# Spectral Properties of Unbounded Jacobi Matrices with Almost Monotonic Weights

- 755 Downloads
- 3 Citations

## Abstract

We present a unified framework to identify spectra of Jacobi matrices. We give applications of the long-standing problem of Chihara (Mt J Math 21(1):121–137, 1991, J Comput Appl Math 153(1–2):535–536, 2003) concerning one-quarter class of orthogonal polynomials, to the conjecture posed by Roehner and Valent (SIAM J Appl Math 42(5):1020–1046, 1982) concerning continuous spectra of generators of birth and death processes, and to spectral properties of operators studied by Janas and Moszyńki (Integral Equ Oper Theory 43(4):397–416, 2002) and Pedersen (Proc Am Math Soc 130(8):2369–2376, 2002).

## Keywords

Jacobi matrix Continuous spectrum One-quarter class of orthogonal polynomials## Mathematics Subject Classification

Primary: 47B36 Secondary: 42C05 60J80## 1 Introduction

*A*is defined on the domain \(Dom(A) = \{ x \in \ell ^2 :A x \in \ell ^2\}\), where

*Jacobi matrix*.

The study of Jacobi matrices is motivated by connections with orthogonal polynomials and the classical moment problem (see, e.g., [23]). Also, every self-adjoint operator can be represented as a direct sum of Jacobi matrices. In particular, generators of birth and death processes may be seen as Jacobi matrices acting on weighted \(\ell ^2\) spaces.

There are several approaches to the problem of the identification of the spectrum of unbounded Jacobi matrices. A method often used is based on subordination theory (see, e.g., [6, 15, 19]). Another technique uses the analysis of a commutator between a Jacobi matrix and a suitable chosen matrix (see, e.g., [22]). The case of Jacobi matrices with monotonic weights was considered mainly by Dombrowski (see, e.g., [8]), where the author developed commutator techniques which enabled qualitative spectral analysis of examined operators.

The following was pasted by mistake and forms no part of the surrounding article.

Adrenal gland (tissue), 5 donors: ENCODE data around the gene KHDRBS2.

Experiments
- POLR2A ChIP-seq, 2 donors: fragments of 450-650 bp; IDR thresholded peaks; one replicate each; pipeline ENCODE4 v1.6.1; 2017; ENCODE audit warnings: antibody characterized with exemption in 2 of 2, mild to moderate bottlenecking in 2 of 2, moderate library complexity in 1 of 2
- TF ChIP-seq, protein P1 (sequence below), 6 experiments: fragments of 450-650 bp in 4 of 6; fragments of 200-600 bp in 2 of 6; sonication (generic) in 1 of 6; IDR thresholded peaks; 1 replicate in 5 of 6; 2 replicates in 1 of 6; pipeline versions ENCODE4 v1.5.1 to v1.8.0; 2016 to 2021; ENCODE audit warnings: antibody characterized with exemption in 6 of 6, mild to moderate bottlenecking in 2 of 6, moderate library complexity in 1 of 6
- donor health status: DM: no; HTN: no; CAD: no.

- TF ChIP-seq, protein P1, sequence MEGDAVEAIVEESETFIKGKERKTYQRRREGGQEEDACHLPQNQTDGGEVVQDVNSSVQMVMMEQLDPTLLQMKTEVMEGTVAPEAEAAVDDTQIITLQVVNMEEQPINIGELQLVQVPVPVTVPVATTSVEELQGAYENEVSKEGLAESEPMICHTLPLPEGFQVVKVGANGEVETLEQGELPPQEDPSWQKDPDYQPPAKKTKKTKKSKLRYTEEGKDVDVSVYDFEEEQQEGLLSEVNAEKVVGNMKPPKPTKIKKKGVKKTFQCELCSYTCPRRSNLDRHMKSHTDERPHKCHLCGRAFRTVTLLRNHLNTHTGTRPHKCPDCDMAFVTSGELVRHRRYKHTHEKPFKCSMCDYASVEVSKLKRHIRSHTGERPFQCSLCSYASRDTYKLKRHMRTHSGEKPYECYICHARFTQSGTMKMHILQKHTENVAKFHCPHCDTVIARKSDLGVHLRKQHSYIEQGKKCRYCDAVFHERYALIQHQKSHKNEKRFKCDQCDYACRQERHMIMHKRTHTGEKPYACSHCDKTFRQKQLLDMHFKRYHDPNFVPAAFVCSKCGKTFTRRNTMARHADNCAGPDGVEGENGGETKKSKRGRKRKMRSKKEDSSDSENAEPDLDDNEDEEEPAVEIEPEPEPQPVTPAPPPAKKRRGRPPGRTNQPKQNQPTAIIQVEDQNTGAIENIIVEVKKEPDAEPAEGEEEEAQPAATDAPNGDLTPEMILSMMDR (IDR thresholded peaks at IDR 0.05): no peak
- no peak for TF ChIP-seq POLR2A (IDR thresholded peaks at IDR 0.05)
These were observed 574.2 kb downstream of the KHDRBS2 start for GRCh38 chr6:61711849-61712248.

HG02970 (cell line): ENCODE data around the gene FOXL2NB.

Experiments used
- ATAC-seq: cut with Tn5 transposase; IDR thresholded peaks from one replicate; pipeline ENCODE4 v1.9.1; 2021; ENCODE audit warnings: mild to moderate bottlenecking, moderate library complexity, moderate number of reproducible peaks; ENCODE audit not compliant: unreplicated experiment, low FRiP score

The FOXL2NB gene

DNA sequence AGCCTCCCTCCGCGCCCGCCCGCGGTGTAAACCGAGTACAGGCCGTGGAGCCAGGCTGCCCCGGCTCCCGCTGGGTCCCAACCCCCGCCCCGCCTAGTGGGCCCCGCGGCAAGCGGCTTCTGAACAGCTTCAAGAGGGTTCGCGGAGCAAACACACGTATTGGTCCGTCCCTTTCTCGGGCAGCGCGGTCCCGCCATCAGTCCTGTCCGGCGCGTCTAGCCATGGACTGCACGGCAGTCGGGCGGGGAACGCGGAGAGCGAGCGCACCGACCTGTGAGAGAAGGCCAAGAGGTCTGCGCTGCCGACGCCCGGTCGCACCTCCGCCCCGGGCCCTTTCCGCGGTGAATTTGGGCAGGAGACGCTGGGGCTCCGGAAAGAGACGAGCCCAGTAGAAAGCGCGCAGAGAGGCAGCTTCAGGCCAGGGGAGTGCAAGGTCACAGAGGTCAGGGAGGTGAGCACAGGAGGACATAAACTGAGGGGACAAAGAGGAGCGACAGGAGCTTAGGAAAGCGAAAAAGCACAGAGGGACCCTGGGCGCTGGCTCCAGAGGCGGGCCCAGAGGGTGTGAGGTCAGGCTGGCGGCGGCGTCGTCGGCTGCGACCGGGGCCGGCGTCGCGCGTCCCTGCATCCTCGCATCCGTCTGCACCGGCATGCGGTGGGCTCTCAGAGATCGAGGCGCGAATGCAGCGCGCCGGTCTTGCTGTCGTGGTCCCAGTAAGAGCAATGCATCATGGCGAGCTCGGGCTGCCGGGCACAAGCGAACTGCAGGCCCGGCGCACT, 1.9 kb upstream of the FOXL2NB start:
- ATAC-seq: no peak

The present article is motivated by commutator techniques of Dombrowski and some ideas of Clark [6]. In fact, commutators do not appear here directly but are hidden in some of our expressions.

Let *A* be a Jacobi matrix, and assume that the matrix *A* is self-adjoint. The spectrum of the operator *A* will be denoted by \(\sigma (A)\), the set of all its eigenvalues by \(\sigma _\mathrm {p}(A)\), and the set of all accumulation points of \(\sigma (A)\) by \(\sigma _\mathrm {ess}(A)\). For a real number *x*, we define \(x^- = \max (-x,0)\).

Our main result is the following theorem.

### **Theorem 1.1**

*A*be a Jacobi matrix. If there is a positive sequence \(\{ \alpha _n \}\) such that then the Jacobi matrix

*A*is self-adjoint and satisfies \(\sigma _\mathrm {p}(A) = \emptyset \), and \(\sigma (A) = \mathbb {R}\).

The importance of Theorem 1.1 lies in the fact that we have flexibility in the choice of the sequence \(\alpha _n\). Some choices of the sequence \(\alpha _n\) are given in Sect. 4.

Let us concentrate now on the simplest case of the theorem, i.e., when \(\alpha _n = a_n\). In [11, Lemma 2.6], it was proven that if the nonnegative sequence \(a_n^2 - a_{n-1}^2\) is bounded and \(b_n \equiv 0\), then the matrix *A* has no eigenvalues. Our theorem gives additional information that in this case \(\sigma (A) = \mathbb {R}\) holds. Moreover, our assumptions are weaker than the conditions of [11, Lemma 2.6].

In Sect. 6, we provide examples showing sharpness of the assumptions in the case \(\alpha _n = a_n\). In particular, condition (e) is necessary in the class of monotonic sequences \(\{ a_n \}\), and condition (b) could not be replaced by \([(a_{n+1}/a_n)^2 - 1]^- \rightarrow 0\). Corollary 1.3 shows that in general, condition (g) is necessary.